PC virtualization technology VMware Workstation 11 arrives this month with Windows 10 Tech Preview readiness and cloud connectivity with VMware vCloud Air integration.
By way of definition here, vCloud Air is a public cloud platform built on vSphere (VMware's cloud computing virtualization operating system) and compatible with on-premises datacenters — it includes infrastructure, disaster recovery, and various applications as service offerings.
VMware's Nicolas Rochard says that VMware Workstation 11 will be the "ultimate Swiss army knife" that helps developers and IT administrators extend their virtual environments from their laptops, to the datacenter and the public cloud.
For developers working with virtual machines, this technology supports the latest versions of Windows (including the latest Microsoft Windows 10 Tech Preview) and Linux (Ubuntu 14.10, RHEL 7, CentOS 7, Fedora 20, Debian 7.6, and others), the latest processors and hardware, and it has the ability to connect to VMware vCloud Air.
Updates include support for the latest Intel 64-bit x86 processors, including the new Haswell microarchitecture for maximum performance. When we look at the new Haswell extensions, the solution claims to deliver up to 45 percent improvement in CPU-intensive operations like multimedia, encryption/decryption, and other strenuous performance tests compared to Workstation 101.
Developers and IT administrators will be able to create virtual machines with up to 16 vCPUs, 8 TB virtual disks, and up to 64 GB of memory to run the demanding applications. Graphics-intensive applications will be given an additional boost by allocating up to 2 GB of video memory per virtual machine.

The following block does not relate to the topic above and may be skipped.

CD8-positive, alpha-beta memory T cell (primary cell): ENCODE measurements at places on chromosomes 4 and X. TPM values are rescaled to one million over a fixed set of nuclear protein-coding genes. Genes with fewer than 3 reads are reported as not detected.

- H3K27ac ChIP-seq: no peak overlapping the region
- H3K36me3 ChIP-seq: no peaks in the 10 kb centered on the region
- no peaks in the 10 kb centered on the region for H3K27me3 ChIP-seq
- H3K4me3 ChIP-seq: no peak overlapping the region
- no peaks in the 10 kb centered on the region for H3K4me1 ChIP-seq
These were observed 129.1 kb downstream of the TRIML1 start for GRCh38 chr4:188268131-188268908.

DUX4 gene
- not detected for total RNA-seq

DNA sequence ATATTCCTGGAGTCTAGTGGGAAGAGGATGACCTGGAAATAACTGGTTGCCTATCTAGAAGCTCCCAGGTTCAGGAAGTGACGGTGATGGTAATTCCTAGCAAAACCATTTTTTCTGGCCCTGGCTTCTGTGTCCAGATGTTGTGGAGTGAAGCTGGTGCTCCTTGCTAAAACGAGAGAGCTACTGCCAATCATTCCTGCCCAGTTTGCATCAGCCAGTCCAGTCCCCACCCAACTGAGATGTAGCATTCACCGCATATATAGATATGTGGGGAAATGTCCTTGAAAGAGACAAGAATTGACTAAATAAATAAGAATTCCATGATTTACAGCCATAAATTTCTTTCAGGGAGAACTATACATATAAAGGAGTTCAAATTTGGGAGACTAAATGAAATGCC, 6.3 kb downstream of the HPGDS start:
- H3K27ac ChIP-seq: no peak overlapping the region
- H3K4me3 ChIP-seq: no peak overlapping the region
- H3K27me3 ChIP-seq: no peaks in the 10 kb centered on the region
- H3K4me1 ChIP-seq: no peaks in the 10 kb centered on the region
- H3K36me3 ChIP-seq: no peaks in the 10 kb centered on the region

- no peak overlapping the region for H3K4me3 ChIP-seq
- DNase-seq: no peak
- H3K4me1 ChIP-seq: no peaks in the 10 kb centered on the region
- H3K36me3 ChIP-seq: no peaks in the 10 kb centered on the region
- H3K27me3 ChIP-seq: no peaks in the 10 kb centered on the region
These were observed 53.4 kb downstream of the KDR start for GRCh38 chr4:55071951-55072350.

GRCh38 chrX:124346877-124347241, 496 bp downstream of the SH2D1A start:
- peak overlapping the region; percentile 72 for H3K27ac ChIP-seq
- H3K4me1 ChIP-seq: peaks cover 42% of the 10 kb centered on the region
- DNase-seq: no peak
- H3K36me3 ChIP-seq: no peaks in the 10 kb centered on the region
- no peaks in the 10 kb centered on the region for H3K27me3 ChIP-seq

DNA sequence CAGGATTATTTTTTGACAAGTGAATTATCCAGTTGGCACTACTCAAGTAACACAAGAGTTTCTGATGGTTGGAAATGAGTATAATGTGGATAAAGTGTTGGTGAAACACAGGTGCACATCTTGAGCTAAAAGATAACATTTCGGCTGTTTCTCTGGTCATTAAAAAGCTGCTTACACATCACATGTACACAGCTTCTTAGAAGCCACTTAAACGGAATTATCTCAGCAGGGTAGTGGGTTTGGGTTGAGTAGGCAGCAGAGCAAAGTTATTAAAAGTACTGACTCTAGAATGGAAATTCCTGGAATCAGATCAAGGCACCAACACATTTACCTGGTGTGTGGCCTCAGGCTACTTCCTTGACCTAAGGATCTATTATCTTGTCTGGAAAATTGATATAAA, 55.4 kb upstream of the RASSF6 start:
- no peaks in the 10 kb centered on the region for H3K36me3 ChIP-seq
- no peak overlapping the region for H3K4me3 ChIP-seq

Connection to VMware vSphere or VMware vCloud Air will be available to extend virtual machines on a public cloud. Developers will be able to connect to VMware vCloud Air and run virtual machines from the Workstation interface to collaborate with remote team members and scale through a public cloud. Users will also be able to drag and drop virtual machines between a PC and a private cloud running vSphere, VMware ESXi or another instance of Workstation.
VMware Player 7 Pro will be an updated streamlined desktop virtualization solution that lets users run one or more operating systems on the same computer. With added operating system compatibility, support for the latest laptops and tablets, and compatibility with VMware Fusion 7 Pro and Workstation 11, the company says that this solution will make it easier for IT professionals to get employees up and running with a corporate desktop.
Key capabilities will include enhanced operating system compatibility — VMware Player 7 Pro will run on the latest release of Windows including Windows 8.1 and will support prevalent operating systems like Windows XP and Windows 7 in a virtual environment so users can continue to run legacy applications as long as they need.
VMware Player 7 Pro will be able to run restricted virtual machines created by VMware Workstation 11 or VMware Fusion 7 Pro. Restricted virtual machines secure corporate desktops with encryption, runtime password protection, USB access restriction, isolation between the host and guest OS, and time limitation.
While 32-bit operating systems are supported inside virtual machines, VMware Workstation 11 and Player 7 Pro will require 64 bit processor and 64 bit host operating systems for advanced computing and enhanced performance.